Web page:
How to treat a child with ADHD: 7 practical tips

Children diagnosed with ADHD (Attention Deficit Hyperactivity Disorder) have a number of particular characteristics that make their development, their interactions, their communication and their evolution, in a certain way.

Logically, each child is different, but knowing these basic characteristics can help us know how to treat a child with ADHD .

In this article, in addition to publicizing the profile of a child with ADHD, we explain some guidelines (and how to apply them) that will help us interact with them, improve their quality of life and improve their self-control and behavior, between others.

  • Related article: ” Types of ADHD (characteristics, causes and symptoms)

How is a child with ADHD? symptom

Before offering some guidelines on how to treat a child with ADHD, in order to favor their development, facilitate their learning and the appearance of appropriate behaviors, improve their well-being, strengthen ties with him … We believe it is important to make a brief “radiography” of the characteristics that children with ADHD can present.

For this, it is important to understand that each child is a world , and that a diagnosis does not have to – or should – pigeonhole or label it in any way.

Yes, it is true, on the other hand, that ADHD, like all disorders, has a series of characteristic symptoms that will manifest themselves idiosyncratically in each child. The key symptoms in ADHD are three: hyperactivity, impulsivity and inattention.

For its part, the DSM-5 (Diagnostic Manual of Mental Disorders) considers that ADHD can be of three types: with a predominance of inattention, with a predominance of hyperactivity or combined (with a predominance of both types of symptoms).

1. Hyperactivity

Recall that there is ADD (Attention Deficit Disorder) and ADHD (Attention Deficit Hyperactivity Disorder). In the case of hyperactivity, this translates into a constant need to move .

Parents often talk about their children with ADHD as “children who have an engine inside, which never shuts down . ” That is, referring to this symptom, these are children moved, restless, with difficulties to sit or stop, etc.

2. Impulsivity

Impulsivity, another key symptom in ADHD, consists, in broad strokes, of that inability (or great difficulty) to reflect before acting. Thus, they are children who act on impulses, who have a hard time thinking about things before doing or saying them , with difficulties in waiting for turns, impatient, etc.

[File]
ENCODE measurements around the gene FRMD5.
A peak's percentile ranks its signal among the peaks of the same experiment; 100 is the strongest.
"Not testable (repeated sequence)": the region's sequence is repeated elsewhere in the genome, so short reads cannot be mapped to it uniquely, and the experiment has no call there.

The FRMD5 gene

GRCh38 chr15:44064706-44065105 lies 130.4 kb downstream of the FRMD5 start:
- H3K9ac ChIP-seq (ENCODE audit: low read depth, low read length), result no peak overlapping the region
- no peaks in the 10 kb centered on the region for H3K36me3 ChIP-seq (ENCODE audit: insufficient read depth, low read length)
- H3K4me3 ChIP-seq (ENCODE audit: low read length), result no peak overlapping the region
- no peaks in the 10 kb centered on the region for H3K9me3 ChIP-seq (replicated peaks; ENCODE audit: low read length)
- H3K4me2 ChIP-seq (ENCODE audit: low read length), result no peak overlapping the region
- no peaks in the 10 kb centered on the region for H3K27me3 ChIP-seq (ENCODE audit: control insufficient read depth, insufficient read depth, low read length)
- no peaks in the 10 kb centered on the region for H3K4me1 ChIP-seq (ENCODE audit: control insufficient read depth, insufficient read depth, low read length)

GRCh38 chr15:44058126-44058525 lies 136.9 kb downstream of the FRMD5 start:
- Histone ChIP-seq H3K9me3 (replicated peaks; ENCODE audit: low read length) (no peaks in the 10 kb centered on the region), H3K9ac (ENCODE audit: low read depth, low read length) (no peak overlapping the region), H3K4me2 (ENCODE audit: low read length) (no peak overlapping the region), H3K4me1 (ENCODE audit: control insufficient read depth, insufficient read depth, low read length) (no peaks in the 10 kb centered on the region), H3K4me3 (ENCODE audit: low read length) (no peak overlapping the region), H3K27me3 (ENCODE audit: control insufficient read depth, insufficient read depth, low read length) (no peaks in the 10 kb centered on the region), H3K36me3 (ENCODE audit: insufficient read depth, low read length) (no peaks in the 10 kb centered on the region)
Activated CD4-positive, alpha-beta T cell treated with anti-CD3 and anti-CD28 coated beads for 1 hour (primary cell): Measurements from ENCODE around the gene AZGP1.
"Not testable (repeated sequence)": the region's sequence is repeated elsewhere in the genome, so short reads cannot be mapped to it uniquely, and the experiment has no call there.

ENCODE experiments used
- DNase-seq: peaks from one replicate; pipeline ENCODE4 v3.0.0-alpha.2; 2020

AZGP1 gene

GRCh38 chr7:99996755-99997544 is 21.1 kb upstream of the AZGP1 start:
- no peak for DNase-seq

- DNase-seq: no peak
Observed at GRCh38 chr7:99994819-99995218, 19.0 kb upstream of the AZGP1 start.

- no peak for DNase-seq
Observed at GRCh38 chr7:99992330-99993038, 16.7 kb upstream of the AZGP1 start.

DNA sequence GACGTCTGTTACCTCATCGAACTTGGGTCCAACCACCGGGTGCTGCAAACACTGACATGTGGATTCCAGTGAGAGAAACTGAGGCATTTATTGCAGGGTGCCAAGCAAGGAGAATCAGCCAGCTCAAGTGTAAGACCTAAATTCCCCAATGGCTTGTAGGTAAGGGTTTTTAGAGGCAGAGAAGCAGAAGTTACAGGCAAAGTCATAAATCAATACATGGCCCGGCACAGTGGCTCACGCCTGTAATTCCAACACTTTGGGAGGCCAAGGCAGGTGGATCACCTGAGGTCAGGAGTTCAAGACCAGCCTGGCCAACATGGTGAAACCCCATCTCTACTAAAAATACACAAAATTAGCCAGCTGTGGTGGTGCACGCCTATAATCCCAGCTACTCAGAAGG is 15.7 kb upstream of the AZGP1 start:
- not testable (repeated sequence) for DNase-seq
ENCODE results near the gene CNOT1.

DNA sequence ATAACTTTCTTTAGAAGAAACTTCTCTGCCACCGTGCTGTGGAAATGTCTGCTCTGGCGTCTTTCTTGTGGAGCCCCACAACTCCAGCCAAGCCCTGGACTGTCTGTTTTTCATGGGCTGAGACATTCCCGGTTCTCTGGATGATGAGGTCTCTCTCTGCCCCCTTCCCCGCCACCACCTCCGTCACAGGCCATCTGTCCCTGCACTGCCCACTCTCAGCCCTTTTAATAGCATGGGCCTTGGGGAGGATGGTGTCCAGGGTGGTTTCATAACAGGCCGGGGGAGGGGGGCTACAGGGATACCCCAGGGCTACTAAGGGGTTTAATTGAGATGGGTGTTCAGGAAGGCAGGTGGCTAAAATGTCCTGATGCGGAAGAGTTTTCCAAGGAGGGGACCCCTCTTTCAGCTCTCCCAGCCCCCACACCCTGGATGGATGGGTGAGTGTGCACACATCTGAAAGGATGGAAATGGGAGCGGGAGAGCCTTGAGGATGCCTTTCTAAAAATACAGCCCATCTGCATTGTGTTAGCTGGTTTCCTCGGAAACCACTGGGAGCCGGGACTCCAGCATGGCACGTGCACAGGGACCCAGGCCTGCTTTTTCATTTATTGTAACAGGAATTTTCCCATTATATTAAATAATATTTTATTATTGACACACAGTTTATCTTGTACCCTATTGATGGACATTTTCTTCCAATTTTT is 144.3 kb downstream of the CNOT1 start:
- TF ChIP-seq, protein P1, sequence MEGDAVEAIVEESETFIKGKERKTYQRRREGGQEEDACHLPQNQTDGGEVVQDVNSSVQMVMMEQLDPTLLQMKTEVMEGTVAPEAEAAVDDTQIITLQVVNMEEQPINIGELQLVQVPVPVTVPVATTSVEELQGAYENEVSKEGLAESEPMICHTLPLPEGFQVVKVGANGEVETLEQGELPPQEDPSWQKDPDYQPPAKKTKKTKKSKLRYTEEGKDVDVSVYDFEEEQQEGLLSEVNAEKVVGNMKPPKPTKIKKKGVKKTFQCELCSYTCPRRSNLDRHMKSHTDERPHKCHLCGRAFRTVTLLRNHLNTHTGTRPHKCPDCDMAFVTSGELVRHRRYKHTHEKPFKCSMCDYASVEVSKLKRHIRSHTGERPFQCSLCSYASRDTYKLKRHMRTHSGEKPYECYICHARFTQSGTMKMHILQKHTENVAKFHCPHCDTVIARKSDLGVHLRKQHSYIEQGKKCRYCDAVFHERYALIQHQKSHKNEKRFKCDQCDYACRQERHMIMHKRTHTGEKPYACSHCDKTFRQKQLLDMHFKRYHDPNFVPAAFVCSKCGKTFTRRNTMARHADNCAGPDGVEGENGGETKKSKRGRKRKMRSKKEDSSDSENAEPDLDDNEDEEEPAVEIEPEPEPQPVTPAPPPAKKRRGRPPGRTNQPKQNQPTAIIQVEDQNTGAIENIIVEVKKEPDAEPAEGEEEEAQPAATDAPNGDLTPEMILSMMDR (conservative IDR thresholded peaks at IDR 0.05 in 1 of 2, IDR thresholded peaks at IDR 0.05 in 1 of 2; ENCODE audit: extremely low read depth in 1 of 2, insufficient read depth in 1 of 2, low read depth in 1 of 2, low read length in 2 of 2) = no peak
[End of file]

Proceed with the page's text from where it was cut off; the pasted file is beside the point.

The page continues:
Logically, all this can be worked on, and like the rest of the symptoms, it is not something that defines them or “catalogs” them as such indefinitely. It is simply another characteristic of ADHD. Many times, as a result of that impulsivity and that difficulty in waiting, behavioral disorders associated with the disorder appear (or for some other reasons) .

  • You may be interested: ” How to control impulsivity? 8 tips that help

3. Inattention

Inattention, also present in many cases of ADHD (specifically, in the combined and inattentive subtypes), consists in the difficulty of maintaining sustained attention (concentration) during a certain period , towards some specific stimulus.

Many times there is also a deficit in selective attention (ability to change the focus of attention), although what predominates is the deficit in sustained attention.

4. Interference

Finally, in order to be able to diagnose ADHD, it is necessary that the aforementioned symptoms interfere with the child’s life , and that they also appear in more than one context: for example at home and at school.

How to treat a child with ADHD

How to treat a child with ADHD? Yes, normally, but if we want to adapt to it, empathize, understand it, enhance their learning and improve their quality of life, we must follow a series of guidelines. Here we propose some (although there are more):

1. Work the self-control

Self-control is a difficult area in children with ADHD, because, due to their impulsiveness, they mainly present problems in relation to the modulation of their own actions. That is to say, it is difficult for them to control their actions in an appropriate manner, and they have difficulties in arriving at that feeling of internal control that is so necessary many times.